Superbowl Sunday has been about more than just the football game for several years as marketing companies use the event to debut the new clever ad campaigns. Many companies use the latest technology for special effects, others tell stories that span several commercials during the event, and some use the prime audience to put out a message. This year, one such message is drawing significant attention more than a week before the commercial is slated to air.
The spot was commissioned by Focus on the Family and features Florida Gators quarterback Tim Tebow and his mother relating the story of how his mother decided to carry Tim to term against her doctor’s medical recommendation. From reports on the commercial, it does not mention the word abortion or pro-life at any time during the spot. Yet the fact that CBS is airing the ad is polarizing the populous as it reopens an old argument that divides our country.
It is said that it takes two to argue. Many people try to take a peacemaker role by finding some common ground but find those efforts thwarted by rhetorical shifts in the message. In fact, in order to swing public opinion one way or the other, the two factions have given themselves positive names: Pro-Life and Pro-Choice. For this argument to truly meet head-on, the lines need to be drawn more clearly. If you are not Pro-Life, then you must be Pro-death. If you are not pro-choice, you must be anti-choice.
The argument of pro life vs. pro-choice is attacking the same issue from disparate platforms. The conflict of a woman’s right to choose what happens to her body versus the rights of the unborn can never meet on common ground because they are two different matters. Discussing the laudable premise of individual rights is one problem, and discussing the rights of the unborn is another.
Who shall tell a woman what she can do with her body? The body is considered by some the only true sovereign place left, a place where an individual has some degree of control. Or is it? Many people choose to smoke, yet legislation is in place in every state that limits smokers from indulging in their choice, and if the antismoking lobby gets its way, it will ban smoking for good. What about smoker’s right to choose? What about right to choose your diet? Foods fried in trans fats often taste better than other ways of cooking, but in several states, there are laws preventing people from buying them, since the restaurants can’t cook them. One phrase that pro-choice advocates repeat is “keep government out of my body,” but the government has been meddling in people’s bodies for years.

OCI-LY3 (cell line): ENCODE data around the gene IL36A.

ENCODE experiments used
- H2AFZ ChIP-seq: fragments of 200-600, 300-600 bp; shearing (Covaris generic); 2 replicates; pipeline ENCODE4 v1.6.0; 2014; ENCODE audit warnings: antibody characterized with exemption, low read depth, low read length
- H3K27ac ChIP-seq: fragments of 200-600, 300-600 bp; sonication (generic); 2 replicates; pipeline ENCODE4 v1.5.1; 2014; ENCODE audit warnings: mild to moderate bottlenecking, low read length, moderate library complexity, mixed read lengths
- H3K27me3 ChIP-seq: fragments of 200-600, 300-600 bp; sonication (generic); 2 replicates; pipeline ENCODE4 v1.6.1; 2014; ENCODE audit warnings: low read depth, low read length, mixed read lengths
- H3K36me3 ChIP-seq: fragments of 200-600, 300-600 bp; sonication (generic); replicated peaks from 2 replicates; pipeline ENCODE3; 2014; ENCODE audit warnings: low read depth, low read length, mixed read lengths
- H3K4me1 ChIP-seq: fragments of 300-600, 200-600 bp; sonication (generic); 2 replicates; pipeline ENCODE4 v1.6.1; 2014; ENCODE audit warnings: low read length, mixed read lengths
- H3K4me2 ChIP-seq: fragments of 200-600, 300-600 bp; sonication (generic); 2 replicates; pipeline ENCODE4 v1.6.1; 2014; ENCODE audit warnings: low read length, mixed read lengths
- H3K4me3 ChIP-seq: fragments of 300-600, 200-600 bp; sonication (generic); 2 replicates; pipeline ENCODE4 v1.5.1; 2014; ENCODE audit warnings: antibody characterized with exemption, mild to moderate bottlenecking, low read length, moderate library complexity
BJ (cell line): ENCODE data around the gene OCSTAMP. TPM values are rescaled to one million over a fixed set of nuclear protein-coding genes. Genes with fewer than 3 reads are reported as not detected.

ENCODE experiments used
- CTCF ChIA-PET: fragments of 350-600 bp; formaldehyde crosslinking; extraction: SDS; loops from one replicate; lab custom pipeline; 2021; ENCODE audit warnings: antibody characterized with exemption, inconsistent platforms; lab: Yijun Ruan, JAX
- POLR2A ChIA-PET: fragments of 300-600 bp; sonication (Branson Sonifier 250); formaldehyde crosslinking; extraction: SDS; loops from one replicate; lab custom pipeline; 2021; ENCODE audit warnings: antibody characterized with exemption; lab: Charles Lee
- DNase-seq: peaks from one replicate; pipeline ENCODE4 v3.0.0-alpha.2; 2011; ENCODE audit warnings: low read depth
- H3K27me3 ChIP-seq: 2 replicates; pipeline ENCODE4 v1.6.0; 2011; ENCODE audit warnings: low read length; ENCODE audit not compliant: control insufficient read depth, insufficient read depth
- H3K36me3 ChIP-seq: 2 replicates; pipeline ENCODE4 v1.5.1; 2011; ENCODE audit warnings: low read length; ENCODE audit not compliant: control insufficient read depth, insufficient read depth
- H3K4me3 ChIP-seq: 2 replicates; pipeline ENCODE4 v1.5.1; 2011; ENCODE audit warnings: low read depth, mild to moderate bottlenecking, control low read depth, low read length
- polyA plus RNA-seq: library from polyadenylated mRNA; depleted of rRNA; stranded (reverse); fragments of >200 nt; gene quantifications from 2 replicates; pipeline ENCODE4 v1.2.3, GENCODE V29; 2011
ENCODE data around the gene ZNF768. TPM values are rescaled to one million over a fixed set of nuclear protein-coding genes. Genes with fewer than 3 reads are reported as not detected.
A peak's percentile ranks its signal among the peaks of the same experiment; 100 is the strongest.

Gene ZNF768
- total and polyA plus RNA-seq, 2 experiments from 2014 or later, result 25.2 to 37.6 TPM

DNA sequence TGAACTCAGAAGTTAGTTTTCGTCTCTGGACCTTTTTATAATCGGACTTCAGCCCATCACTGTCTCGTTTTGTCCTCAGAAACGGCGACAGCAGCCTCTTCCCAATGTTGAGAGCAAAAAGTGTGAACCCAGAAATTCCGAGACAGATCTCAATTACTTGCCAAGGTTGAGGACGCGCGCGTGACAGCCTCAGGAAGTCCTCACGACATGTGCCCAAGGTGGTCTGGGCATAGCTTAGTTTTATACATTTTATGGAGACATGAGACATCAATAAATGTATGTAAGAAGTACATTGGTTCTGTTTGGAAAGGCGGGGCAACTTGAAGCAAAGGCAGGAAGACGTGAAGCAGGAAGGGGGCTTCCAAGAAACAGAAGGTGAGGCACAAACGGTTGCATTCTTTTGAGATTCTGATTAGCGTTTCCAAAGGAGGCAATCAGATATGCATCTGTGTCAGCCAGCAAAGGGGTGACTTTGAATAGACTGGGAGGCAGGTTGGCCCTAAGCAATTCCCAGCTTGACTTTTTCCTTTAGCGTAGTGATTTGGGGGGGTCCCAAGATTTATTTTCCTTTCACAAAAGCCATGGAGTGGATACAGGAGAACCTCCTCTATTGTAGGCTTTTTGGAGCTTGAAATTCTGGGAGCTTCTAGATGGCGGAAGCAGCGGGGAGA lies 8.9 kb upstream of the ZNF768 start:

And is not the right to choose obviated in the choice to engage in unprotected sex? We make choices every day that may not be good for us. I love pie. A lot. I would eat pie at every meal if I could. If I choose to do that, however, I have to understand that there will be probable outcomes of getting fat or getting sick. Is it my right to be able to eat and not get fat? Is it a woman’s right to engage in unprotected sex and not have to deal with the consequences of that act?
That people will engage in sex is a given. We are human beings, driven by hormones and seeking pleasure, so sex is a common choice to satisfy those urges. Pro-choice advocates will say that teaching abstinence is unrealistic because of these urges. Kids will do what they will do and we have to have options to protect them from the consequences of unintended pregnancies. Perhaps they need better lessons in cause and effect. They need to learn that the choices they make may have life-altering consequences, and adults need to stop throwing their hands in the air and enabling kids to do whatever they want.
Free will and choice only goes so far before some level of responsibility has to come into play. If someone wants to engage in sex, one does so knowing that a possible outcome is a baby. Birth control devices abound that minimize the possibility of pregnancy. If the chance of failure is too great a risk, then abstinence is the only choice left.
Next blog: The other argument.